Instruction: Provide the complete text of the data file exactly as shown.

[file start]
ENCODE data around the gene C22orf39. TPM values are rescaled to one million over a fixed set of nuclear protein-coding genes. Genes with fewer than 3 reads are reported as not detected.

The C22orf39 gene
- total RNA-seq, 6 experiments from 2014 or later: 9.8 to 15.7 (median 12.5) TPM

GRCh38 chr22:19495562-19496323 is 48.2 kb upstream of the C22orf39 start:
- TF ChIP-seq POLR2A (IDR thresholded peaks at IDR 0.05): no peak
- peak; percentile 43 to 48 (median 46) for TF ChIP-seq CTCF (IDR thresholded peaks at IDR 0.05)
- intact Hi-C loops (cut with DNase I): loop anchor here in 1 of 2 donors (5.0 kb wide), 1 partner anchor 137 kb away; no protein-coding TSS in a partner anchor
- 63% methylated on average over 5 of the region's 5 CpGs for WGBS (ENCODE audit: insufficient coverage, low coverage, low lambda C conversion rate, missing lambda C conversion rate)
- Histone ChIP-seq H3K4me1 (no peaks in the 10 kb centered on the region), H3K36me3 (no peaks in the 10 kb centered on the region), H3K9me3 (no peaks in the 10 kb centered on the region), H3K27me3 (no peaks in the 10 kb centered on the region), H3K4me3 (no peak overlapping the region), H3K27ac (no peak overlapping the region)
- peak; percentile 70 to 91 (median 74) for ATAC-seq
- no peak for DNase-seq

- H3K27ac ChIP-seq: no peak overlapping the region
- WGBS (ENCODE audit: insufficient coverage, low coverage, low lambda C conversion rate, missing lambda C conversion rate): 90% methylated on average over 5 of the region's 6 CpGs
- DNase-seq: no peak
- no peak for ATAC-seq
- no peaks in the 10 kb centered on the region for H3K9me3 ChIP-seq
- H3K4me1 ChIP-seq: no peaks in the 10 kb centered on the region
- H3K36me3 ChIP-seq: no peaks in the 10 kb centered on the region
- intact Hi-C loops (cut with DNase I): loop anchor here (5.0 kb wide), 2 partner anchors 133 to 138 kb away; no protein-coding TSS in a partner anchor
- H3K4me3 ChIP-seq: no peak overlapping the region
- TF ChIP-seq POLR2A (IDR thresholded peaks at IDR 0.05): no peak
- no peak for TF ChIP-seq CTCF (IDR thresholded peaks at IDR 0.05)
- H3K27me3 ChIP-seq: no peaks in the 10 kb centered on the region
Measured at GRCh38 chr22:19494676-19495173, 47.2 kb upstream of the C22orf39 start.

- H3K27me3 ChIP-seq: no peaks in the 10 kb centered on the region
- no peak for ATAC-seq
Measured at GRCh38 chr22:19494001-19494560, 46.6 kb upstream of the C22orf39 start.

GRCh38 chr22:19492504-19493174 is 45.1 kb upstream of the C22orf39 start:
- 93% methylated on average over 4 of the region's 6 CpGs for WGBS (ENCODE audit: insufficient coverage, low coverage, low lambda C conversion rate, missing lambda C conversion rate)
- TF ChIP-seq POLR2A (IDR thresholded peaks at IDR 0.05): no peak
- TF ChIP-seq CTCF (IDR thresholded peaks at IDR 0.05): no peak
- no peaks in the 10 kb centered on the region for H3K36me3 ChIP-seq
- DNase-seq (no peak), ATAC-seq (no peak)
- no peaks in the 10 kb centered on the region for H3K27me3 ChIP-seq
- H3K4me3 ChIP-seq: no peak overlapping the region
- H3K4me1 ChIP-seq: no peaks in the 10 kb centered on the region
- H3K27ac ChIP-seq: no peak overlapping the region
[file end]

ENCODE data around the gene C22orf39. TPM values are rescaled to one million over a fixed set of nuclear protein-coding genes. Genes with fewer than 3 reads are reported as not detected.

The C22orf39 gene
- total RNA-seq, 6 experiments from 2014 or later: 9.8 to 15.7 (median 12.5) TPM

GRCh38 chr22:19495562-19496323 is 48.2 kb upstream of the C22orf39 start:
- TF ChIP-seq POLR2A (IDR thresholded peaks at IDR 0.05): no peak
- peak; percentile 43 to 48 (median 46) for TF ChIP-seq CTCF (IDR thresholded peaks at IDR 0.05)
- intact Hi-C loops (cut with DNase I): loop anchor here in 1 of 2 donors (5.0 kb wide), 1 partner anchor 137 kb away; no protein-coding TSS in a partner anchor
- 63% methylated on average over 5 of the region's 5 CpGs for WGBS (ENCODE audit: insufficient coverage, low coverage, low lambda C conversion rate, missing lambda C conversion rate)
- Histone ChIP-seq H3K4me1 (no peaks in the 10 kb centered on the region), H3K36me3 (no peaks in the 10 kb centered on the region), H3K9me3 (no peaks in the 10 kb centered on the region), H3K27me3 (no peaks in the 10 kb centered on the region), H3K4me3 (no peak overlapping the region), H3K27ac (no peak overlapping the region)
- peak; percentile 70 to 91 (median 74) for ATAC-seq
- no peak for DNase-seq

- H3K27ac ChIP-seq: no peak overlapping the region
- WGBS (ENCODE audit: insufficient coverage, low coverage, low lambda C conversion rate, missing lambda C conversion rate): 90% methylated on average over 5 of the region's 6 CpGs
- DNase-seq: no peak
- no peak for ATAC-seq
- no peaks in the 10 kb centered on the region for H3K9me3 ChIP-seq
- H3K4me1 ChIP-seq: no peaks in the 10 kb centered on the region
- H3K36me3 ChIP-seq: no peaks in the 10 kb centered on the region
- intact Hi-C loops (cut with DNase I): loop anchor here (5.0 kb wide), 2 partner anchors 133 to 138 kb away; no protein-coding TSS in a partner anchor
- H3K4me3 ChIP-seq: no peak overlapping the region
- TF ChIP-seq POLR2A (IDR thresholded peaks at IDR 0.05): no peak
- no peak for TF ChIP-seq CTCF (IDR thresholded peaks at IDR 0.05)
- H3K27me3 ChIP-seq: no peaks in the 10 kb centered on the region
Measured at GRCh38 chr22:19494676-19495173, 47.2 kb upstream of the C22orf39 start.

- H3K27me3 ChIP-seq: no peaks in the 10 kb centered on the region
- no peak for ATAC-seq
Measured at GRCh38 chr22:19494001-19494560, 46.6 kb upstream of the C22orf39 start.

GRCh38 chr22:19492504-19493174 is 45.1 kb upstream of the C22orf39 start:
- 93% methylated on average over 4 of the region's 6 CpGs for WGBS (ENCODE audit: insufficient coverage, low coverage, low lambda C conversion rate, missing lambda C conversion rate)
- TF ChIP-seq POLR2A (IDR thresholded peaks at IDR 0.05): no peak
- TF ChIP-seq CTCF (IDR thresholded peaks at IDR 0.05): no peak
- no peaks in the 10 kb centered on the region for H3K36me3 ChIP-seq
- DNase-seq (no peak), ATAC-seq (no peak)
- no peaks in the 10 kb centered on the region for H3K27me3 ChIP-seq
- H3K4me3 ChIP-seq: no peak overlapping the region
- H3K4me1 ChIP-seq: no peaks in the 10 kb centered on the region
- H3K27ac ChIP-seq: no peak overlapping the region